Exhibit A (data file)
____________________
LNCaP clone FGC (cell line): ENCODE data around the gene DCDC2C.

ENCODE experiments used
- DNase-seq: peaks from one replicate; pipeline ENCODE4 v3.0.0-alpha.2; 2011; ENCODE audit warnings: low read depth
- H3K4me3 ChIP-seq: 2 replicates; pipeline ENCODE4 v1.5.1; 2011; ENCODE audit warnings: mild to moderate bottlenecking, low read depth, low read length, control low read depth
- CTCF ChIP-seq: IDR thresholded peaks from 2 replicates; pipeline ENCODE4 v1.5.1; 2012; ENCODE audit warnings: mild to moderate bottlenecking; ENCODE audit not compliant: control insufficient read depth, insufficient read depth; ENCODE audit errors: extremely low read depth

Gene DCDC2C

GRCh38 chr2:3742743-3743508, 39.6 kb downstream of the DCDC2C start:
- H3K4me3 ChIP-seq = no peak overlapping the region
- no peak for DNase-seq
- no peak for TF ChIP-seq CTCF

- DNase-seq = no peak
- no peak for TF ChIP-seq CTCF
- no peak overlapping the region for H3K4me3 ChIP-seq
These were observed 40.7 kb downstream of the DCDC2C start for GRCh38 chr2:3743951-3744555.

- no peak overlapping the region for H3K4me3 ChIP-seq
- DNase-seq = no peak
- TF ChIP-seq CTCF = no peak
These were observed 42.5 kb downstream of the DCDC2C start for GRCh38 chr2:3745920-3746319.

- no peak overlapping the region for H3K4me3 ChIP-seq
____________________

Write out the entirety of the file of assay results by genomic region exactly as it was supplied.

LNCaP clone FGC (cell line): ENCODE data around the gene DCDC2C.

ENCODE experiments used
- DNase-seq: peaks from one replicate; pipeline ENCODE4 v3.0.0-alpha.2; 2011; ENCODE audit warnings: low read depth
- H3K4me3 ChIP-seq: 2 replicates; pipeline ENCODE4 v1.5.1; 2011; ENCODE audit warnings: mild to moderate bottlenecking, low read depth, low read length, control low read depth
- CTCF ChIP-seq: IDR thresholded peaks from 2 replicates; pipeline ENCODE4 v1.5.1; 2012; ENCODE audit warnings: mild to moderate bottlenecking; ENCODE audit not compliant: control insufficient read depth, insufficient read depth; ENCODE audit errors: extremely low read depth

Gene DCDC2C

GRCh38 chr2:3742743-3743508, 39.6 kb downstream of the DCDC2C start:
- H3K4me3 ChIP-seq = no peak overlapping the region
- no peak for DNase-seq
- no peak for TF ChIP-seq CTCF

- DNase-seq = no peak
- no peak for TF ChIP-seq CTCF
- no peak overlapping the region for H3K4me3 ChIP-seq
These were observed 40.7 kb downstream of the DCDC2C start for GRCh38 chr2:3743951-3744555.

- no peak overlapping the region for H3K4me3 ChIP-seq
- DNase-seq = no peak
- TF ChIP-seq CTCF = no peak
These were observed 42.5 kb downstream of the DCDC2C start for GRCh38 chr2:3745920-3746319.

- no peak overlapping the region for H3K4me3 ChIP-seq